Let them be bored

Little girl rubs her eyes and yawnsI remember being little and experiencing a range of emotions and sensations.

I was happy when my cat snuggled on my lap and sad when I left my grandparents’ house. I was excited when I went with mum to pick up my older siblings from school and scared when I went into a dark room.

And on more than one occasion I remember being bored.

Bored with my toys. Bored with my bike. Bored with my brother and sisters.

Sometimes I was BORED all day.

And I never once blamed my parents.

How times have changed. I now I spend the bulk of my day entertaining my children and, if I am really lucky, their friends.

I know I am not alone.

A friend recently advised: “I was in the kitchen making dinner while simultaneously helping my 4-year old add glitter to her drawing for dad’s imminent arrival when my 2-year old shouted over from the comfort of the couch – propped on a pillow, munching on crackers and juice while watching the latest offerings from ABC 4 Kids – ‘Mummy, I’m bored. Can I have my iPad …’ and when I explained she didn’t need an electronics fix – she looked at me as if I had two heads and had failed her.”

And isn’t that the worrying thing? Many of us feel like we’ve failed our little ones if they are bored.

Boredom is a necessary part of childhood.

I did some amazing things spurred on by my boredom and discovered so many new and interesting games, locations and hidey-holes.

Reframing boredom for my children is one of my biggest challenges – teaching them to solve things for themselves is a wonderful life skill but I urge all adults to stay away from the negative and isolating responses like “You’re not bored, your boring” which can hurt a little one’s ability to forge ahead and explore new things long after you’ve forgotten the conversation.

So be brave – next time your kids are bored, put away the electronics and the plastic fantastic toys and challenge them to use their imagination and come up something you can do together.

I still love cloud watching with my kids and play “I spy with my imaginary eye’ (which is great for the under 4s who don’t quite grasp the original concept – you’ll soon get to know that ‘a’ for unicorn is quite common in most households).

And if that ‘bored’ word comes up at playgroup this week – here are some fun things to try that will encourage new sensations and take them in a fresh direction.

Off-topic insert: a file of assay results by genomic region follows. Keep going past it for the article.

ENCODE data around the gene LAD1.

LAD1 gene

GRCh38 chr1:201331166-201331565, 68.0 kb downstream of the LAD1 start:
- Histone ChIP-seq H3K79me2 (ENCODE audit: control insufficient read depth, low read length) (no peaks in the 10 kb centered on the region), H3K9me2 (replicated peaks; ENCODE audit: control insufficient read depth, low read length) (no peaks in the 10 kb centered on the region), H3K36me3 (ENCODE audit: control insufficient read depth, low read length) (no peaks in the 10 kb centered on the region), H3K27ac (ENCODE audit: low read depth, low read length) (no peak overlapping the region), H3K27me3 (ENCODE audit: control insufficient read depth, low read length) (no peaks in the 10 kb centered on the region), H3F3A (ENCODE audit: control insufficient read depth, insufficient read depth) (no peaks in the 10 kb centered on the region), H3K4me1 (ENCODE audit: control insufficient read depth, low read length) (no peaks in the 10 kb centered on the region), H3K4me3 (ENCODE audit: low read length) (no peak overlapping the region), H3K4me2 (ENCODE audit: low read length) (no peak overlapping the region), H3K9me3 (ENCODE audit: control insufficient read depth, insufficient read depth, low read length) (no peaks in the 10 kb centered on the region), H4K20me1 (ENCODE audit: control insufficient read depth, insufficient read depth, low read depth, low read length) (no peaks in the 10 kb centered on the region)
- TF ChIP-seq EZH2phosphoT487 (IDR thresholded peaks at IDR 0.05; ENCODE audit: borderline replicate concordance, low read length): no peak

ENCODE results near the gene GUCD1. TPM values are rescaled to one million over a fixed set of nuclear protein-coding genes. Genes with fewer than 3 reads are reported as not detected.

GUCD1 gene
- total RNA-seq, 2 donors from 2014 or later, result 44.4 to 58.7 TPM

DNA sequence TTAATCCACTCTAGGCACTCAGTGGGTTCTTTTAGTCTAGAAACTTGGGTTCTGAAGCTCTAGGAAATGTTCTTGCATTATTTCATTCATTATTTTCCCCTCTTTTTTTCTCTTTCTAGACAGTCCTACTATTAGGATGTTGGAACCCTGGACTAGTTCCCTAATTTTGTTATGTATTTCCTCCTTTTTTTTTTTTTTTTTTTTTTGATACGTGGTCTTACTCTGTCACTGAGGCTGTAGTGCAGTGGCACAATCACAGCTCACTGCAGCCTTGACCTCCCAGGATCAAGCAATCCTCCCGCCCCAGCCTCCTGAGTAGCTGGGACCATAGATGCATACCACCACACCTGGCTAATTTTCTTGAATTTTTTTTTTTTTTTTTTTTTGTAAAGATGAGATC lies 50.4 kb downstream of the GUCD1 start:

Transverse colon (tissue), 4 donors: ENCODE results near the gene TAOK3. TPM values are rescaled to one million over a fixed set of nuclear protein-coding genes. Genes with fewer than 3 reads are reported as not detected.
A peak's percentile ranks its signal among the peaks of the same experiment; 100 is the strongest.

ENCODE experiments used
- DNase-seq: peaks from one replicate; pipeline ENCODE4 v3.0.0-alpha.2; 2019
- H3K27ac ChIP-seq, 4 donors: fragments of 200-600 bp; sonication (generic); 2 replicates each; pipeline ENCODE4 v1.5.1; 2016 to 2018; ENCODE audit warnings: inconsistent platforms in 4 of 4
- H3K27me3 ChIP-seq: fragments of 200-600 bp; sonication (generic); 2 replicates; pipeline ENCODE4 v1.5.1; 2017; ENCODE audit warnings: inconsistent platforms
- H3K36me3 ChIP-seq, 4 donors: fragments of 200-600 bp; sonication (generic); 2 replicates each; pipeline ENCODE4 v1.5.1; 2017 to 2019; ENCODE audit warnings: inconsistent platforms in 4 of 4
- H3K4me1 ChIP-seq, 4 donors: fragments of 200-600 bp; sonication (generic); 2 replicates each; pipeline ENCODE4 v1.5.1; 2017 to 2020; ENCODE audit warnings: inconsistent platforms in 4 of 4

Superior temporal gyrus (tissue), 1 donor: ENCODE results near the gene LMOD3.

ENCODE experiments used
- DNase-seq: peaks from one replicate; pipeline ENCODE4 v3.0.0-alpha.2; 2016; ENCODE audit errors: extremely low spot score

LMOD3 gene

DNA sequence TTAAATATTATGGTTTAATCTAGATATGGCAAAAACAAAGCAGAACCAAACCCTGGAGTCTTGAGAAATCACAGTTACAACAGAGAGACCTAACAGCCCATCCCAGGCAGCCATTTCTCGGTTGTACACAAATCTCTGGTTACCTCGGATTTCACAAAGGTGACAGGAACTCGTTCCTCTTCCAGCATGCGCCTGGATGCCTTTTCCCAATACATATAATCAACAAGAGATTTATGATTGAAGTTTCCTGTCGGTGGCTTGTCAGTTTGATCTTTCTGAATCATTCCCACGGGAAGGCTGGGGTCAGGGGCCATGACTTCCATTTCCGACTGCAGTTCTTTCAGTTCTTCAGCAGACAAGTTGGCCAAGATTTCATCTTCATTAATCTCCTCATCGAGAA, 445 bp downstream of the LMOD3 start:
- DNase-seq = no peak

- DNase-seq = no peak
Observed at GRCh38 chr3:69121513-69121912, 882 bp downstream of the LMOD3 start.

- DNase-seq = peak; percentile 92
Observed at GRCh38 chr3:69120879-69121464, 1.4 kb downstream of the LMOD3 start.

Colour Sensations

  • Bubble Print. Mix a little bright paint colour in margarine container with 1/4 cup dish washing liquid. Blow till bubbles overflow. Place paper gently over top for a fancy image!
  • Paper Dyeing. Fold paper towel, butchers paper or serviettes into quarters or eighths. Dip corners into different pots of edicol dye mixture to soak up colour. Unfold to view pattern.
  • Cellophane_windowCellophane Windows. Cut squares from a piece of coloured paper and then use PVA glue to stick cellophane over the gaps. Hold up to the light for full effect.

Mixed Sensations

  • arious colors of chalks on white background.Chalk Pictures. Dry – Draw one chalk colour on top of another, rub the chalk with your fingers to blend colours together. Wet – Wet the paper, drain well. Draw on wet paper with coloured chalk.
  • Taste. Have various toppings for dry biscuits – cream cheese; grated cheese; apple; carrot; sultanas; chopped dried apricots or dates; polony; ham and anything else the children might enjoy! Let older kids assemble their own morning (or afternoon) tea – just be mindful of any allergies/food intolerances within your group!
  • grass headHairy Harry. Mix one teaspoon of grass seeds with one cup of potting mixture and pour into a stocking (if you don’t have a stocking to hand you could use a thin sock). Tie to make a ball shape. Glue on felt features and plastic eyes. Place on a foam cup of water with leg of stocking touching water so it can drink. Grass will grow and look like hair. You can even trim the hair and it will continue to grow for some time. Alternative: Use wheat grass if you fancy adding the grass to smoothies, alfalfa seeds to add to sandwiches or chia seeds if you already have some in your pantry
  • Sniff & Smell Pictures. Cut food items from an old magazine and glue to paper. Once glue has dried add another dob of glue on top of picture and sprinkle over some dried herbs and spices to make an interesting aroma for the children to smell!

And if you need some more inspiration for playgroup or at home – check out or online Play Ideas now.

Kath is a 40-year-old mum of three who works part time and enjoys catching up with other stressed-out mums in her spare time. Usually she’s racing against the clock to make her boys (+ husband) arrive anywhere on time and feels quite the talented mother when two of the three kids make it out of the house with shoes on!

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